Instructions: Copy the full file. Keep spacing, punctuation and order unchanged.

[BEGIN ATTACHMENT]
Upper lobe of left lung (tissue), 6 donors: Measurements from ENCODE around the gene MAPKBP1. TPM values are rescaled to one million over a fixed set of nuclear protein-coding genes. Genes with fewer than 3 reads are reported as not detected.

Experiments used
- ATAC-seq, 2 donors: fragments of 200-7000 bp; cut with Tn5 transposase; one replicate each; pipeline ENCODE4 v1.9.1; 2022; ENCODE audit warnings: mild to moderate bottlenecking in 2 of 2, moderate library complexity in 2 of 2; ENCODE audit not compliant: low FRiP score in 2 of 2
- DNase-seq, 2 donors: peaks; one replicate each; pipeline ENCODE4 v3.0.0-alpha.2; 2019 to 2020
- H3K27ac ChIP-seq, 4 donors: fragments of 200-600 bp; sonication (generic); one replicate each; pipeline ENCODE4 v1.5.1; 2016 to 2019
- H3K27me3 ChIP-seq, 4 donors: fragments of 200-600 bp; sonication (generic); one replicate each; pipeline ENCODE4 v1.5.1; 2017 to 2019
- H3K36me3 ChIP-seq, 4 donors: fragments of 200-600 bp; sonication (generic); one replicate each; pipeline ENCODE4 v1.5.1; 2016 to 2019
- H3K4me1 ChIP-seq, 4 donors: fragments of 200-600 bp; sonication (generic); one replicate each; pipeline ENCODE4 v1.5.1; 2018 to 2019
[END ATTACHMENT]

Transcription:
Upper lobe of left lung (tissue), 6 donors: Measurements from ENCODE around the gene MAPKBP1. TPM values are rescaled to one million over a fixed set of nuclear protein-coding genes. Genes with fewer than 3 reads are reported as not detected.

Experiments used
- ATAC-seq, 2 donors: fragments of 200-7000 bp; cut with Tn5 transposase; one replicate each; pipeline ENCODE4 v1.9.1; 2022; ENCODE audit warnings: mild to moderate bottlenecking in 2 of 2, moderate library complexity in 2 of 2; ENCODE audit not compliant: low FRiP score in 2 of 2
- DNase-seq, 2 donors: peaks; one replicate each; pipeline ENCODE4 v3.0.0-alpha.2; 2019 to 2020
- H3K27ac ChIP-seq, 4 donors: fragments of 200-600 bp; sonication (generic); one replicate each; pipeline ENCODE4 v1.5.1; 2016 to 2019
- H3K27me3 ChIP-seq, 4 donors: fragments of 200-600 bp; sonication (generic); one replicate each; pipeline ENCODE4 v1.5.1; 2017 to 2019
- H3K36me3 ChIP-seq, 4 donors: fragments of 200-600 bp; sonication (generic); one replicate each; pipeline ENCODE4 v1.5.1; 2016 to 2019
- H3K4me1 ChIP-seq, 4 donors: fragments of 200-600 bp; sonication (generic); one replicate each; pipeline ENCODE4 v1.5.1; 2018 to 2019